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GoPro Enters the Mature Stage in it’s Product Lifecycle

September 29, 2017

It’s been 15 years since GoPro first entered the action camera industry at the reins of CEO, Nick Woodman and it’s becoming more apparent that the company needs to shift it’s focus away from sales growth and more towards sustained long-term profits. As GoPro enters the mature stage of it’s product lifecycle, market trends are suggesting that it’s continued success will be dependant on it’s loyal customer base and from it’s newly launched video editing apps. It’s no surprise that the action camera industry is experiencing a decline in sales growth due to mobile cameras being so much easier to use. While GoPro products will likely always dominate sales in the sports industry due to it’s wide angle lens and un-contestable durability, it’s becoming clear that for every day users, it’s just easier to use an iPhone.

After a failed launch for the Karma drone in 2016, it appears that innovation for the short term is heading towards a standstill. The key for their continued success during this time (in my opinion) is for them to capitalize on the opportunities that stem from their powerful brand awareness, and already high consumer engagement. GoPro boasts a strong 25+ million followers on social media which includes a focused presence on Instagram which they average 3,000 new followers daily. The opportunity for engagement from partnered advertising isenormous through these channels, which could be a huge boost to their revenue. GoPro entered late 2017 completely debt free which means they can incur debt and grow their business through innovation quite easily. In the mean time, I think it’s in their best interest to not over saturate their market with new less-developed products and rather wait for truly revolutionary products to be formed. In the mean time, their current sales model and strong customer loyalty will prop them up in order to sustain short-term success.

GoPro is currently selling at a stock price, which in my opinion, undervalues it’s intrinsic future earning power. As it currently sits, GoPro is selling at $11.10 per share after a high of $86.97 in 2014 and a low of $7.70 in 2017. Aside from the financials, in which I enjoy so dearly, GoPro is continuing to prove to be an exciting company to watch and likely will continue to be for the years to come.

Brandon Sardelis is a Commerce graduate from Dalhousie University. He is currently travelling abroad for the purpose of leisure and self-discovery. In his spare time he enjoys playing music, volunteering at festivals, playing sports and reading about finance.

Guest

Three’s Company: Snap Inc. vs Facebook vs Wall Street

August 4, 2017

Guest Article By: Brandon Sardelis

Everyone reading this article has Snapchat, right? We all know the filters, geo-tags, chat, and story telling features, but do any of you know about the numbers behind Snapchat and why the slick entertainment app is going through one of it’s toughest tests for stock-market survival yet?

If you have an eye for capitalism you may have noticed that Snapchat’s stock-value has been cut in half since it’s initial IPO in March. Cue bullish investors? You would think so, right? But there’s plenty reason for pessimism in the eyes of a bear investors on Wall Street to short the stock, and here are the reasons why.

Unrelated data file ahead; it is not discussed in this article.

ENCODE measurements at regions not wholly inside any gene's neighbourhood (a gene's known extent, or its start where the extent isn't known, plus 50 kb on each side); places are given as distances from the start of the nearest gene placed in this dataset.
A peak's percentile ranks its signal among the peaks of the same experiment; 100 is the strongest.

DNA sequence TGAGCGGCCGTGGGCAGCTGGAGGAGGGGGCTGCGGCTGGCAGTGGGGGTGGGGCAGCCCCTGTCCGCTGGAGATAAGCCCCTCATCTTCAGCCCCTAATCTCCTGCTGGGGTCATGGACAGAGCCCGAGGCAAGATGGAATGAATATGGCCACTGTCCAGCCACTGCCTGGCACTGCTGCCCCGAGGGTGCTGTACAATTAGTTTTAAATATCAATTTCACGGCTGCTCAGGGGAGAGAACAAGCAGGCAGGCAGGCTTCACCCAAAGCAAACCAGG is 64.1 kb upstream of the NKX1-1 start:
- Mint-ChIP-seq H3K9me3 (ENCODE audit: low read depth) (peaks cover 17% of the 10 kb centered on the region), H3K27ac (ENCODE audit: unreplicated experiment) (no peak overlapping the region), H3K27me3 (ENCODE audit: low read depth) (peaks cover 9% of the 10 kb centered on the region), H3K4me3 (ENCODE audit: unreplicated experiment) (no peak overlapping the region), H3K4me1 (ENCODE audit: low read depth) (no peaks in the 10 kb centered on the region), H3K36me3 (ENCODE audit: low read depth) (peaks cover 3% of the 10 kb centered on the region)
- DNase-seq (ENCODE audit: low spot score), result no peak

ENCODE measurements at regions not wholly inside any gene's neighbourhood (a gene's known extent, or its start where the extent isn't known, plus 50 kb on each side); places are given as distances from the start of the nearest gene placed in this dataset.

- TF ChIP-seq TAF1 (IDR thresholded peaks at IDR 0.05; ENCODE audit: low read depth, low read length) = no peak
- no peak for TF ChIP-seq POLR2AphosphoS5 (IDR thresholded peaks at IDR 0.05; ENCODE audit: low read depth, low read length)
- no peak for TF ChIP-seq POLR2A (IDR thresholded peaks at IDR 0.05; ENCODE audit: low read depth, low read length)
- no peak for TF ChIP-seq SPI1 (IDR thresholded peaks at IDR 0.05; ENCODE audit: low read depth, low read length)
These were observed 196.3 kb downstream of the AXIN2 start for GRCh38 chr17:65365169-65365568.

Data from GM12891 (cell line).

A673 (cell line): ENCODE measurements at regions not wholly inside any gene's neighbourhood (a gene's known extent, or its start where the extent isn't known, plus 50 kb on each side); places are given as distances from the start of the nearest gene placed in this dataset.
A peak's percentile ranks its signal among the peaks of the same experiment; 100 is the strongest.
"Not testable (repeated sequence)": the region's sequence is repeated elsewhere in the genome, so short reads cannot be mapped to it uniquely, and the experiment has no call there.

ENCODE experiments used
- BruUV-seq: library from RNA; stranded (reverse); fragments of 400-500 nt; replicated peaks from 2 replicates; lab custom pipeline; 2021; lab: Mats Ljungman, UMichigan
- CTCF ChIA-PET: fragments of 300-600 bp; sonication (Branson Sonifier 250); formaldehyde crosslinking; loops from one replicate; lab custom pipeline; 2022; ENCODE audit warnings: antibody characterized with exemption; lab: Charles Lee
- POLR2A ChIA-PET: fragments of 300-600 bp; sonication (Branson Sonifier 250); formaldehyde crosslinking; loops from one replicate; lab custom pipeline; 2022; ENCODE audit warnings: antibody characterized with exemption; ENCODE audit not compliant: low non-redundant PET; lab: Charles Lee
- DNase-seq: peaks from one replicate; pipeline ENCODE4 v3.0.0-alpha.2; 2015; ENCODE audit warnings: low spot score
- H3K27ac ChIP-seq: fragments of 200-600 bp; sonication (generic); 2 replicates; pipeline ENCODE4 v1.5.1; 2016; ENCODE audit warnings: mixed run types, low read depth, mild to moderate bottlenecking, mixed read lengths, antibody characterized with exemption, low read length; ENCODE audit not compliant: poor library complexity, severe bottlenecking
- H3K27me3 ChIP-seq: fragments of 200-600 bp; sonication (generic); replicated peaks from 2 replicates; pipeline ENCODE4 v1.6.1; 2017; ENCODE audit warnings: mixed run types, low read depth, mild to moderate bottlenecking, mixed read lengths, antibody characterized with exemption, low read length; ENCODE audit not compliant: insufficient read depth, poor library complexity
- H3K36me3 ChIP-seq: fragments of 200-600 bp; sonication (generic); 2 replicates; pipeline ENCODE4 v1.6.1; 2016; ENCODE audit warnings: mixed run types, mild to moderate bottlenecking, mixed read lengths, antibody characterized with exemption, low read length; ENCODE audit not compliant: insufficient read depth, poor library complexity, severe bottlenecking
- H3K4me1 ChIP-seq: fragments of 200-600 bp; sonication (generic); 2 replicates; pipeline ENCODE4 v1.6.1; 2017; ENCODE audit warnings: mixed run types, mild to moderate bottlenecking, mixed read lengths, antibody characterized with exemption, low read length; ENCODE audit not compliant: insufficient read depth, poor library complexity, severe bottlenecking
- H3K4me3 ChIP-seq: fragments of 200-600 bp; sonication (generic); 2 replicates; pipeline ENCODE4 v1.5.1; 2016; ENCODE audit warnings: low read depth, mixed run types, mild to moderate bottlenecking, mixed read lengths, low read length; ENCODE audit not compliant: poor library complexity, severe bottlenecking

More than 1 billion shares are speculated to flood the market in the next few weeks because Snapchat’s 180-day initial public offering lockup will be expired. The lockup prevented any investor who bought in early on Snapchat to sell their shares. Now that the shackles are off and the market is free, investors are speculating that a stock flood could wash away Snapchat’s value.

So what does that mean? We’re all going to still use Snapchat right? Well from a financial perspective it could mean that Instagram is going to try and take another kill shot at Snapchat soon. In the last year, Instagram took a huge portion of the story-telling market and now that Snapchat is treading water, they may try and finish the job.

When Facebook went public, it was much bigger than Snapchat, with more than 500m daily active users against 166m for Snap. Facebook was profitable during it’s IPO, while on the other hand Snap has been burning cash.

 Even as Facebook was falling in stock value during it’s first year on the public market, it was signing up new users at a faster rate than Snapchat, and was actually profiting from them.

So is Snapchat done? No, not yet. There is room for optimism. During the first quarter of 2017, advertising revenues have increased four-fold and that’s what matters. Even though analysts are freaking out about a slowdown in user growth this year from Instagram’s emergence in the story-telling market, I always like to think that competition drives innovation. This battle for supremacy between Snapchat and FB in my opinion will create wonderful things to come for both companies.

At the end of the day there can only be one winner between FB and Snapchat, but in my opinion the competitive natures of the market will force innovation as a survival mechanism. This will ultimately cause Snapchat to thrive in the years to come. So in summary, if you’re a bull investor who’s not frightened by potential share flood and a slow down in new user growth, then now could be the time to invest. Until then get your popcorn get ready and enjoy the fireworks.

 

Brandon Sardelis is a Commerce graduate from Dalhousie University. He is currently travelling abroad for the purpose of leisure and self-discovery. In his spare time he enjoys playing music, volunteering at festivals, playing sports and reading about the world of finance. Connect with him on Instagram, LinkedIn, and Facebook.